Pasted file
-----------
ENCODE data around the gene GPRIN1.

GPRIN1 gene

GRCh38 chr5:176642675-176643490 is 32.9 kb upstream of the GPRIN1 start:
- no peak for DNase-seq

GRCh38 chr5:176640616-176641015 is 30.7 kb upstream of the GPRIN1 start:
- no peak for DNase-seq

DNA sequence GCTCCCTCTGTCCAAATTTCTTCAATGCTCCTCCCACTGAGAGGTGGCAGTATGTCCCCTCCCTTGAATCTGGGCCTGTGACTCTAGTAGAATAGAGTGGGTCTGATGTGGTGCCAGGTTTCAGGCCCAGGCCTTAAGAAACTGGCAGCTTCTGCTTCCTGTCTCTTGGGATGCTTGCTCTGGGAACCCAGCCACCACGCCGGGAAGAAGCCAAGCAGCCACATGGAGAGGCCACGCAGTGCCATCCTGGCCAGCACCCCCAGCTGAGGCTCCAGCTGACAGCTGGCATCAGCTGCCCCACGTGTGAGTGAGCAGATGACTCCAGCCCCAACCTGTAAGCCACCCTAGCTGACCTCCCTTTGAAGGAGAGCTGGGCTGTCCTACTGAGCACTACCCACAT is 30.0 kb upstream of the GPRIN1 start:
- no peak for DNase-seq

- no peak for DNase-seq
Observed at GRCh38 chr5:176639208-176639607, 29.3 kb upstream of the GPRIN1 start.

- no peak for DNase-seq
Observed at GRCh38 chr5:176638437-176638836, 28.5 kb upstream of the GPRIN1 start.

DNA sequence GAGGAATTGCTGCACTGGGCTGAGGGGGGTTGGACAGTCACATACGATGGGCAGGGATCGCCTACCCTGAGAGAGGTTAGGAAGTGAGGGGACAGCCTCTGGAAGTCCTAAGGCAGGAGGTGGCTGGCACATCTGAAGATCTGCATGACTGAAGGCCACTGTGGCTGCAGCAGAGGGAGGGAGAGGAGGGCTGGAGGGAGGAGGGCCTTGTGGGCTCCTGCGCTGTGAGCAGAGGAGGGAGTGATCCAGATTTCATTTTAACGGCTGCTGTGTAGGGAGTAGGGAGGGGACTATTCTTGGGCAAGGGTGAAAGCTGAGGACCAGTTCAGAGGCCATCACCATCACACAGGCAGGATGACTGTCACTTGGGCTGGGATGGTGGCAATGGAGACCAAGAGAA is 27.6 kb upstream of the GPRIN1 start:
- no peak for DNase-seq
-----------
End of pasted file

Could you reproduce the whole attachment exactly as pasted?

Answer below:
ENCODE data around the gene GPRIN1.

GPRIN1 gene

GRCh38 chr5:176642675-176643490 is 32.9 kb upstream of the GPRIN1 start:
- no peak for DNase-seq

GRCh38 chr5:176640616-176641015 is 30.7 kb upstream of the GPRIN1 start:
- no peak for DNase-seq

DNA sequence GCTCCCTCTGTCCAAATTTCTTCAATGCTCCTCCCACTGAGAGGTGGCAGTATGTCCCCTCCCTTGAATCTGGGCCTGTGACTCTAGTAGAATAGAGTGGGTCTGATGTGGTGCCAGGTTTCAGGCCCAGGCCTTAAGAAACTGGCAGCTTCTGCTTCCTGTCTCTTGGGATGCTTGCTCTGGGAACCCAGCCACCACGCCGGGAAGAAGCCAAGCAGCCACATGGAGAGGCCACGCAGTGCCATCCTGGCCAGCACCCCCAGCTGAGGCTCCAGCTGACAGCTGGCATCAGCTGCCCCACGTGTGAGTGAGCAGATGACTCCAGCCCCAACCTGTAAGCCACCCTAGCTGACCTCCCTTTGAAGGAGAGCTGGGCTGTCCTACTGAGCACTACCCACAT is 30.0 kb upstream of the GPRIN1 start:
- no peak for DNase-seq

- no peak for DNase-seq
Observed at GRCh38 chr5:176639208-176639607, 29.3 kb upstream of the GPRIN1 start.

- no peak for DNase-seq
Observed at GRCh38 chr5:176638437-176638836, 28.5 kb upstream of the GPRIN1 start.

DNA sequence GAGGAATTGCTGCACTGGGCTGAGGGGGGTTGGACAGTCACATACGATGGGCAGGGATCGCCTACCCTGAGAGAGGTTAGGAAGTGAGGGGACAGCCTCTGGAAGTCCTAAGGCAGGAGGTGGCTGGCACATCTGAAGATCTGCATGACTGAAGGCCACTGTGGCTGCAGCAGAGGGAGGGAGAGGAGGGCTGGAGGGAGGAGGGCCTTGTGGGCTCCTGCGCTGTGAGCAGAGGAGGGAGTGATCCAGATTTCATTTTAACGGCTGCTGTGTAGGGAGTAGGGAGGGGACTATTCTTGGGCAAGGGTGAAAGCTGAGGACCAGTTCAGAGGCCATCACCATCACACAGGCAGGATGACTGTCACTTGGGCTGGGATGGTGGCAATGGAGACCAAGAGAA is 27.6 kb upstream of the GPRIN1 start:
- no peak for DNase-seq